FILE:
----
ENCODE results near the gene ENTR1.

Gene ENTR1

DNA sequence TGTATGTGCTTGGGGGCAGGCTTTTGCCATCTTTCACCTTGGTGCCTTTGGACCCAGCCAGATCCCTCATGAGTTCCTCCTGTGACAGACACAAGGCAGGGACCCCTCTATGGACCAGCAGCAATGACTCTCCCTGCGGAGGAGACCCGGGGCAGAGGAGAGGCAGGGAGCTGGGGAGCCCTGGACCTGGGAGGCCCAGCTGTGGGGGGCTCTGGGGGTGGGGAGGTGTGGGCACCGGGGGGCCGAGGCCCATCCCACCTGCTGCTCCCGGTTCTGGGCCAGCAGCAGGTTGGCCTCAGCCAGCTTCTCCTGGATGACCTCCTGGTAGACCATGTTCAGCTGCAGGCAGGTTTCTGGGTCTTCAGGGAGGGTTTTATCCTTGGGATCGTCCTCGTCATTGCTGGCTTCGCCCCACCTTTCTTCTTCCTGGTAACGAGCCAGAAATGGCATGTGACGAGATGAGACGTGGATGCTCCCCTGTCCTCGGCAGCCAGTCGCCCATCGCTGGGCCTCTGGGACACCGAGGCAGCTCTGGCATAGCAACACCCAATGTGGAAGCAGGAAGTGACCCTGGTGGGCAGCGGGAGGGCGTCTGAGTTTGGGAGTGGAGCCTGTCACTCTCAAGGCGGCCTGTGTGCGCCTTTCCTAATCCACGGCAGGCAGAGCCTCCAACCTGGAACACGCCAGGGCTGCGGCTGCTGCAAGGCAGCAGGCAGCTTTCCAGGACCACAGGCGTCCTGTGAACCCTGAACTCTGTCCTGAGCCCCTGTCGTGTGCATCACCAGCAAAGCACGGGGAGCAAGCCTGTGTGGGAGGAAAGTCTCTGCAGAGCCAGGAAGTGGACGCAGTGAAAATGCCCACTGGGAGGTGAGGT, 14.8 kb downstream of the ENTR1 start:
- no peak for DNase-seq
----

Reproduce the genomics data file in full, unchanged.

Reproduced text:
ENCODE results near the gene ENTR1.

Gene ENTR1

DNA sequence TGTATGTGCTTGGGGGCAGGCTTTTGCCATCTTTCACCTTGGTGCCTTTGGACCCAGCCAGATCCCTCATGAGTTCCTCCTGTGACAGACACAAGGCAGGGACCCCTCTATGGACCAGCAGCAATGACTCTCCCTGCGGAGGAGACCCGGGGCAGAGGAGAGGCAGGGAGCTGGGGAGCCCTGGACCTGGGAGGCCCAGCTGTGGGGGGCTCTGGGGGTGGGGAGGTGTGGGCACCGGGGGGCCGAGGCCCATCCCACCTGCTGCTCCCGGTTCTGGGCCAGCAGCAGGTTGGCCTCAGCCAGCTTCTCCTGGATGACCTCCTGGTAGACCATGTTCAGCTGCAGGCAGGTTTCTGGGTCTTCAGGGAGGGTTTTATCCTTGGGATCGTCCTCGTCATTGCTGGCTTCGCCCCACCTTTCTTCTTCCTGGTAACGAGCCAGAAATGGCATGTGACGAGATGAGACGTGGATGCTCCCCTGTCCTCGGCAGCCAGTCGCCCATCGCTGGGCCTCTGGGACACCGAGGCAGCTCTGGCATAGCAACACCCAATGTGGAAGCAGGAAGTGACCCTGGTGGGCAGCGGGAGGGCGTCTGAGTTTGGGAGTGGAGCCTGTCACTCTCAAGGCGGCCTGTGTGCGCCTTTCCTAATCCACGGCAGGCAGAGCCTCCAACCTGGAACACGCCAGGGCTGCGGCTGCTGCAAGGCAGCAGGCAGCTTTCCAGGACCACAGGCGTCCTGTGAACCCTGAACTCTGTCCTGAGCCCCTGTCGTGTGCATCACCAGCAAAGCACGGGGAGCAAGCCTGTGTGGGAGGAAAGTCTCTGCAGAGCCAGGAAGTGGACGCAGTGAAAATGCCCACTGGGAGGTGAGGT, 14.8 kb downstream of the ENTR1 start:
- no peak for DNase-seq